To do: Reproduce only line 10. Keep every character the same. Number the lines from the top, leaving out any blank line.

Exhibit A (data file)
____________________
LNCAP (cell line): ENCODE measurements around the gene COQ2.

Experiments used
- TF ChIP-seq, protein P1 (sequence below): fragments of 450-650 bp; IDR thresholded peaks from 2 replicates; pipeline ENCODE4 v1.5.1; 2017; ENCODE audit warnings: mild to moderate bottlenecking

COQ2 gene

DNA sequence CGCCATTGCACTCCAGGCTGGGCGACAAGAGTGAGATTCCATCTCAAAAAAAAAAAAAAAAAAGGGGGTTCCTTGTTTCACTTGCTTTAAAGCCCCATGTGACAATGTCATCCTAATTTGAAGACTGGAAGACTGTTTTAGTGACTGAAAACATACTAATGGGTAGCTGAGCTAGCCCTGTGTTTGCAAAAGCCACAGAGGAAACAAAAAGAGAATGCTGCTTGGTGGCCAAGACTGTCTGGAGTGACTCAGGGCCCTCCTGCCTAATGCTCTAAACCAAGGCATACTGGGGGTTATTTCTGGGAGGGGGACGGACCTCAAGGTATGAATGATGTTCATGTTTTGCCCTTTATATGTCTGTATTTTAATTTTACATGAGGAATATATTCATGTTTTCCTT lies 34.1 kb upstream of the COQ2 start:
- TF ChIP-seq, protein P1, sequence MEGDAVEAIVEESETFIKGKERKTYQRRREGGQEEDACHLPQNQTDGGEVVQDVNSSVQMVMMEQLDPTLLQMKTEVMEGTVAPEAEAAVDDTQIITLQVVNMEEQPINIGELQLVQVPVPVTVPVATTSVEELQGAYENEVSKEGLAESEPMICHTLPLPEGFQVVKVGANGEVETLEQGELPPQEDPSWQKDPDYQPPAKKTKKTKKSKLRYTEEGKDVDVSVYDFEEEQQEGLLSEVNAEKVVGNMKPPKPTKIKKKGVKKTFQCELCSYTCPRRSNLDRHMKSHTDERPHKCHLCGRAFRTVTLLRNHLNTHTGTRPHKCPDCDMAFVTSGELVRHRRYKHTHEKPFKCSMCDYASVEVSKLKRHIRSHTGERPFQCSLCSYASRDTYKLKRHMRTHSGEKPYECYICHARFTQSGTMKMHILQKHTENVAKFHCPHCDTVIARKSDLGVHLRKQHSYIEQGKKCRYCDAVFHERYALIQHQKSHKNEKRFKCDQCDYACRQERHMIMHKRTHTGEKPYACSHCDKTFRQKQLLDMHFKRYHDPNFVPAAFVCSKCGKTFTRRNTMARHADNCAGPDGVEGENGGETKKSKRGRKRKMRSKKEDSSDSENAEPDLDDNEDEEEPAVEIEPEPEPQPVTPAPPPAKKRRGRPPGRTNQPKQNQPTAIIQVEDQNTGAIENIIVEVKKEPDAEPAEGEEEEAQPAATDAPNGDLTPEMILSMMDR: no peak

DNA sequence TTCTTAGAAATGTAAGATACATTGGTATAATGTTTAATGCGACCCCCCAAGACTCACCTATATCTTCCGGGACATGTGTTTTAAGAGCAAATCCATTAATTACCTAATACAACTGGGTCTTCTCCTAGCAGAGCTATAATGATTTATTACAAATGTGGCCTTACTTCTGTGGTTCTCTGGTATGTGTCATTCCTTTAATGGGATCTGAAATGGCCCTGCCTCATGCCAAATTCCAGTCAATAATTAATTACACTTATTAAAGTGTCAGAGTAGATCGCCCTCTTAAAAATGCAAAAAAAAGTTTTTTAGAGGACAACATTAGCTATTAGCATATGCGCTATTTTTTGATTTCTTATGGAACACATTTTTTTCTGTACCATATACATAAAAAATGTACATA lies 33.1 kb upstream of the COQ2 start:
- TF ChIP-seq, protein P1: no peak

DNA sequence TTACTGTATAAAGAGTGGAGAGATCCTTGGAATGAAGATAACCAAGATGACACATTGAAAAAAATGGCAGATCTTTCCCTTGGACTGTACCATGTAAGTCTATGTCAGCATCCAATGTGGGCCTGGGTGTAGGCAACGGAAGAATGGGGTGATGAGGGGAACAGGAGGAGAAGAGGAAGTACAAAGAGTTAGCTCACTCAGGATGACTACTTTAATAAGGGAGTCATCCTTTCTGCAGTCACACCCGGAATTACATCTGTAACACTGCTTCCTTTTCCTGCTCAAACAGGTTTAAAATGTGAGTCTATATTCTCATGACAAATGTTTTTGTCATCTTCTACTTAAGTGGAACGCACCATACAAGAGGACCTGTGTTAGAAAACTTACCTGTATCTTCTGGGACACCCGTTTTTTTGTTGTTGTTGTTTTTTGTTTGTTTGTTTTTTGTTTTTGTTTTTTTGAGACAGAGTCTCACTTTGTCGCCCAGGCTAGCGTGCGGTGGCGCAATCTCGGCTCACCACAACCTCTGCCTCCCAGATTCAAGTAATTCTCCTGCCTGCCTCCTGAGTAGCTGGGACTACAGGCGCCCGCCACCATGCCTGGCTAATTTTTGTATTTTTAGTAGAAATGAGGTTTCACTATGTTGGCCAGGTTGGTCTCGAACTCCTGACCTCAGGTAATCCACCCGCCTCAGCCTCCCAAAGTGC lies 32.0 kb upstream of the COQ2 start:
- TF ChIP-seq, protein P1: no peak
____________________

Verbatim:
- TF ChIP-seq, protein P1: no peak